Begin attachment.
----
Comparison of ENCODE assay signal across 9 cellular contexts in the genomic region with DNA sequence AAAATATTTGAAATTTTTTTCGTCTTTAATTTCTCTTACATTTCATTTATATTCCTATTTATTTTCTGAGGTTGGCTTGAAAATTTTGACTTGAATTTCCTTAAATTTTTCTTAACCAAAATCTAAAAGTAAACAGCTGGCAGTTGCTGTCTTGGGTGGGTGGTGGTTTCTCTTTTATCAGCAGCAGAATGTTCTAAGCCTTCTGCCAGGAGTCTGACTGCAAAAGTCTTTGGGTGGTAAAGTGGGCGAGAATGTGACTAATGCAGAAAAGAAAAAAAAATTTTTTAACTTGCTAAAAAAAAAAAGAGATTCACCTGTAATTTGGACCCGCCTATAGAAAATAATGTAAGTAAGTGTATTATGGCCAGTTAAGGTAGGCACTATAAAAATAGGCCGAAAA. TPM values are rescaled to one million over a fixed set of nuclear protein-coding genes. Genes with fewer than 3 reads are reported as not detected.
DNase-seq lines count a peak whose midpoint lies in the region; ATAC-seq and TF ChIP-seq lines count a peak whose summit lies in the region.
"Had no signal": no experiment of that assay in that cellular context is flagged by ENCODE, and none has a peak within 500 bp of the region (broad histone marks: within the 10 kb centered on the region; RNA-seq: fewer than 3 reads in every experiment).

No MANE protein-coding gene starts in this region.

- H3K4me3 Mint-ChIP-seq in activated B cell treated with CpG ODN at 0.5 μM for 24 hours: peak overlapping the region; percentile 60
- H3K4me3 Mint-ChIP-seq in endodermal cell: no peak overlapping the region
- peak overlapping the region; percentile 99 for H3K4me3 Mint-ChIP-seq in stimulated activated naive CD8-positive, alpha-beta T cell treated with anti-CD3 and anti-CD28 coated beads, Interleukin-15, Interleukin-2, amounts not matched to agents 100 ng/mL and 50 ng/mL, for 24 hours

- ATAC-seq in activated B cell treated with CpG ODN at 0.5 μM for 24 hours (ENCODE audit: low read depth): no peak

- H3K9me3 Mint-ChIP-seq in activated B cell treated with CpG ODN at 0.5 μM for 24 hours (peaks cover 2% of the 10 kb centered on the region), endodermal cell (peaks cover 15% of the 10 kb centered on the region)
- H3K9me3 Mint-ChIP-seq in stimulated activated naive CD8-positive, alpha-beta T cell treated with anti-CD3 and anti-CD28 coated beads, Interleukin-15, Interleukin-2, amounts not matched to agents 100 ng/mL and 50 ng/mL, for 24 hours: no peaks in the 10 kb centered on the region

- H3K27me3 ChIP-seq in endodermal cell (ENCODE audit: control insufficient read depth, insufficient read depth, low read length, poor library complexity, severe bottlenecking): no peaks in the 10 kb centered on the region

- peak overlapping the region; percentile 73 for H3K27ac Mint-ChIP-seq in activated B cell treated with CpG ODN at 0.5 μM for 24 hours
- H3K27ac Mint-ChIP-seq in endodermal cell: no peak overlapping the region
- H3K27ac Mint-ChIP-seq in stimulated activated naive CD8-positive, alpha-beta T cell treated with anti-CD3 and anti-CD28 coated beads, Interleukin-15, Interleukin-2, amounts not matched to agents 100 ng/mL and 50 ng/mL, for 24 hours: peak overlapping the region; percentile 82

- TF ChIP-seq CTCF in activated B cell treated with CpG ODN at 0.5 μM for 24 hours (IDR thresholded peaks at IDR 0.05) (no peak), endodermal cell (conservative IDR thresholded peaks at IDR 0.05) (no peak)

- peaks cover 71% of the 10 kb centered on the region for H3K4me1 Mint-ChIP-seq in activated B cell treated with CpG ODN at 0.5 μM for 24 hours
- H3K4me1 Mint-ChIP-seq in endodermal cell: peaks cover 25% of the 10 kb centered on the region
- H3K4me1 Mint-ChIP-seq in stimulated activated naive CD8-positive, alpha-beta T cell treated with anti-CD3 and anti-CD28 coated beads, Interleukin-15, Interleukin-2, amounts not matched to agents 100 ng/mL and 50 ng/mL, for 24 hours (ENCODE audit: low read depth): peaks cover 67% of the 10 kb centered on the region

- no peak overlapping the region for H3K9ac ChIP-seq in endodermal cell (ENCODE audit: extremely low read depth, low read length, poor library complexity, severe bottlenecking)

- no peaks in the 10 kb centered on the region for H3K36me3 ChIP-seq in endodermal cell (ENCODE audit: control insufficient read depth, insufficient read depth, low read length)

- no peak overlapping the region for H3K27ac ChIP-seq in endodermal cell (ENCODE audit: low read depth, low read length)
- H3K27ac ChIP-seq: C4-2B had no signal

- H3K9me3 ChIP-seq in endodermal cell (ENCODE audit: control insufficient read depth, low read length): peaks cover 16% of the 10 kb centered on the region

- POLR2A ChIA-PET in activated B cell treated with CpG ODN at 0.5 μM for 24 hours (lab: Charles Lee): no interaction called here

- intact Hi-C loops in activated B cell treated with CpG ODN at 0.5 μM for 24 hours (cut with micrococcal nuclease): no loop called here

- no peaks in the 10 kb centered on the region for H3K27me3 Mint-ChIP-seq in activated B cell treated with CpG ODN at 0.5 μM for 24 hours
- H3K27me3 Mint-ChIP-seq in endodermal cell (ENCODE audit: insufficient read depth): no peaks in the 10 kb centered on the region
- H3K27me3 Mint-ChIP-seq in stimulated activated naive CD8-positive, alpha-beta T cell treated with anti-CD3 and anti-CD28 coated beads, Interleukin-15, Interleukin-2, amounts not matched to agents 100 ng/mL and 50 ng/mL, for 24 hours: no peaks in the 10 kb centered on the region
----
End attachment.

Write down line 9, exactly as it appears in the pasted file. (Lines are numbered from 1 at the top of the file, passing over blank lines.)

- H3K9me3 Mint-ChIP-seq in activated B cell treated with CpG ODN at 0.5 μM for 24 hours (peaks cover 2% of the 10 kb centered on the region), endodermal cell (peaks cover 15% of the 10 kb centered on the region)